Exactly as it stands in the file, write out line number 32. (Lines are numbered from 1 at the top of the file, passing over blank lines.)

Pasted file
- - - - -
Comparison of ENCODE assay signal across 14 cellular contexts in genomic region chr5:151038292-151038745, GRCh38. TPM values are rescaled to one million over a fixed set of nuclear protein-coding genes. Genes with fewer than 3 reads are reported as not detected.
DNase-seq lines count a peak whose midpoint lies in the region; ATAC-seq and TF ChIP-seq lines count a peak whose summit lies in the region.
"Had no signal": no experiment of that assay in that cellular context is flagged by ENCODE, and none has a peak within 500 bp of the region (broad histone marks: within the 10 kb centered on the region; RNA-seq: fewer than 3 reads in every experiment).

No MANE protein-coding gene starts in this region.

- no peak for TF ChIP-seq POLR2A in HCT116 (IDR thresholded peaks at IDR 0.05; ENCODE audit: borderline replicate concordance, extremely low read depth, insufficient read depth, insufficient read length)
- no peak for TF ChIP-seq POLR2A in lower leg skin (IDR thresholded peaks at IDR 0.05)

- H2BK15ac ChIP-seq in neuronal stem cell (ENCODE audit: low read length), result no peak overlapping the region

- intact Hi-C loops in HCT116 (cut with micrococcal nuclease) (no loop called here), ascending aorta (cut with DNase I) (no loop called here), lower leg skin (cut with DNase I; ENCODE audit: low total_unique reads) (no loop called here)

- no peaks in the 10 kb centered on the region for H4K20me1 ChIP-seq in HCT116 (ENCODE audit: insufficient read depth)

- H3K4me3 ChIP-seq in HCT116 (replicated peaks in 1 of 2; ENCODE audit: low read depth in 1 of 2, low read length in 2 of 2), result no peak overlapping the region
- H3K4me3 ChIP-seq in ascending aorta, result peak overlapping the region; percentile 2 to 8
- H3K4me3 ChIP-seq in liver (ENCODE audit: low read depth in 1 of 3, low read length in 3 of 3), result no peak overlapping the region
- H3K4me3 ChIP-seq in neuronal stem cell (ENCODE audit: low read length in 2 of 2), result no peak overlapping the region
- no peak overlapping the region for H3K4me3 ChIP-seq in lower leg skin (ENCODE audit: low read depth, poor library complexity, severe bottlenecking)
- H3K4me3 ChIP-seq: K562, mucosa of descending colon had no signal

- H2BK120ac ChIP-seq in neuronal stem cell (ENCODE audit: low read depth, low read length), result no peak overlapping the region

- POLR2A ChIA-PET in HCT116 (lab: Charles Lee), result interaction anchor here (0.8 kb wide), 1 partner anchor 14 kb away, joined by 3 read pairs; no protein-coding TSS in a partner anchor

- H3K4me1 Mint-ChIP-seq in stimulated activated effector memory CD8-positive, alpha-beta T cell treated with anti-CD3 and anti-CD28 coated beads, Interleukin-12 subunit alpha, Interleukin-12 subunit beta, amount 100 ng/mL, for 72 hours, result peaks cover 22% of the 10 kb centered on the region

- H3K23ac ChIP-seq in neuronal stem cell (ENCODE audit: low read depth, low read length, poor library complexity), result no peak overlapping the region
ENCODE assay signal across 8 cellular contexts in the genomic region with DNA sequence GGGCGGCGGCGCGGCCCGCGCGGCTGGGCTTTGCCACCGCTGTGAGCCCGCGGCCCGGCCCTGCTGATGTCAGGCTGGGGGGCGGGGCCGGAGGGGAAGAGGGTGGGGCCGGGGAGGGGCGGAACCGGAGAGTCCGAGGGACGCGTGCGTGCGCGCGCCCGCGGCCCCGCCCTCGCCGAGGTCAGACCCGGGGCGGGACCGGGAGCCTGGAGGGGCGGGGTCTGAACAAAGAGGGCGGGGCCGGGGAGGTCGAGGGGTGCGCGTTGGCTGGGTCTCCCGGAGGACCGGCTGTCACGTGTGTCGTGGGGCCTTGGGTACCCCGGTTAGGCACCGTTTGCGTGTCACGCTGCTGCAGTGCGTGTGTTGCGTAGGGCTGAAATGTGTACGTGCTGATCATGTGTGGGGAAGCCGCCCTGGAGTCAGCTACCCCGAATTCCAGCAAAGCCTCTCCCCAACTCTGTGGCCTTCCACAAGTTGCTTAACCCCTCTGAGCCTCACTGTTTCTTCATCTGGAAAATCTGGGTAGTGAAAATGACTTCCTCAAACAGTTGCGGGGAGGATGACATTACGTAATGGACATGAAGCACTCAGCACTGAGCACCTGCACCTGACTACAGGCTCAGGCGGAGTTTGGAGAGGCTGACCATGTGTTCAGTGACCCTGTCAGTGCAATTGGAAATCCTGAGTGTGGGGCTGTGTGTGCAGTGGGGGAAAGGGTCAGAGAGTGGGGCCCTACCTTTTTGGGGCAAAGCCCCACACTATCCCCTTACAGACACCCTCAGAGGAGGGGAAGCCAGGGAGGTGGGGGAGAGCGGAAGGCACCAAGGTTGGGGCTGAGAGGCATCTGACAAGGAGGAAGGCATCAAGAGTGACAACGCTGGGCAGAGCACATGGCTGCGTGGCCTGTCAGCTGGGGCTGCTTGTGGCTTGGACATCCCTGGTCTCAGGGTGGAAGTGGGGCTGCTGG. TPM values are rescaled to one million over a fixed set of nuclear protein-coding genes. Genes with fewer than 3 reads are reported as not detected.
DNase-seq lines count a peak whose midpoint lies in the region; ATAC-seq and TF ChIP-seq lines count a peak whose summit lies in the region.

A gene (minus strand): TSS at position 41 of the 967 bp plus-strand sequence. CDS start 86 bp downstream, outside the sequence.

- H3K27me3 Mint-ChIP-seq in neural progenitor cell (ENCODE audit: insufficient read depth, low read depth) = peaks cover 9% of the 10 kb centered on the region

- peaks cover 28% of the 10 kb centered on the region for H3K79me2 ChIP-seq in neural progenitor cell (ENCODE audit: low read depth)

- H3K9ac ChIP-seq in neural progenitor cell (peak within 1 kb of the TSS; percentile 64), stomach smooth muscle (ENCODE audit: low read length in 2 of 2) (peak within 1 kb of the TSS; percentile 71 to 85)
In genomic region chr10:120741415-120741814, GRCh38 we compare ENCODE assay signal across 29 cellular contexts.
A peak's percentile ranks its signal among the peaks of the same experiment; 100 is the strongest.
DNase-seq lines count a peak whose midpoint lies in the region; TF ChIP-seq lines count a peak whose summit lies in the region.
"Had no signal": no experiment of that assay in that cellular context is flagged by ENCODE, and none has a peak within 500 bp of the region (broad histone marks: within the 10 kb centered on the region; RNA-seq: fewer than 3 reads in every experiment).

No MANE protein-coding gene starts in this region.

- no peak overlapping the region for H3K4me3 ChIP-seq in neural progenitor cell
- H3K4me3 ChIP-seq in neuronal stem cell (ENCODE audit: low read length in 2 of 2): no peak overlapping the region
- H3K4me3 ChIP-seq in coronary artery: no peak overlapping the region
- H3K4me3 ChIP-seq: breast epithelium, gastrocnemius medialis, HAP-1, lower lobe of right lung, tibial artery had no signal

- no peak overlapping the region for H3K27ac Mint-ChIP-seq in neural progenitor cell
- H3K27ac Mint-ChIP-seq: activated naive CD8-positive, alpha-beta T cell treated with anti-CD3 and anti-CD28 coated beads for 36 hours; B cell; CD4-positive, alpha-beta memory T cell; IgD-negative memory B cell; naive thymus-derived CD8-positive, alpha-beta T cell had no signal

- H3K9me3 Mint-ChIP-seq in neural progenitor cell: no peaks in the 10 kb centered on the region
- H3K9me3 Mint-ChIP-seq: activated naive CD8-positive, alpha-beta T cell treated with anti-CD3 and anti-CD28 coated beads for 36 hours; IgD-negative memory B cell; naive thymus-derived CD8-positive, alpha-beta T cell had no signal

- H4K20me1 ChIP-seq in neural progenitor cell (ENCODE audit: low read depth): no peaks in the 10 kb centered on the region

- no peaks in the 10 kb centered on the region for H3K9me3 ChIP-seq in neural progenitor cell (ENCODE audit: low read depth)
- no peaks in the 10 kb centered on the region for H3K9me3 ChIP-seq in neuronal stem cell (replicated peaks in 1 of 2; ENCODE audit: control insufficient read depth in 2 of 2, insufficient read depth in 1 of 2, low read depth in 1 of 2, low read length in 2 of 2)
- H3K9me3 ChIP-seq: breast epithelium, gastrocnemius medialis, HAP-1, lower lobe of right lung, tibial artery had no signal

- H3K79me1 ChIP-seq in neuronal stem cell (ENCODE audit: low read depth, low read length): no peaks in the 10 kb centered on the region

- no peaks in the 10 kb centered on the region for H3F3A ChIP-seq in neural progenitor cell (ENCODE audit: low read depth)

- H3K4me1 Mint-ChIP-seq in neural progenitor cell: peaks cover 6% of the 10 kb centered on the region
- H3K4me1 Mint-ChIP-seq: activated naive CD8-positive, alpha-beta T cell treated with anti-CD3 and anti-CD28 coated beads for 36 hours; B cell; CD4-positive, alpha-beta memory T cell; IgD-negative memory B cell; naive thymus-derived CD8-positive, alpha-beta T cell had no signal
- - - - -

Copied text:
- H3K4me3 ChIP-seq in neuronal stem cell (ENCODE audit: low read length in 2 of 2): no peak overlapping the region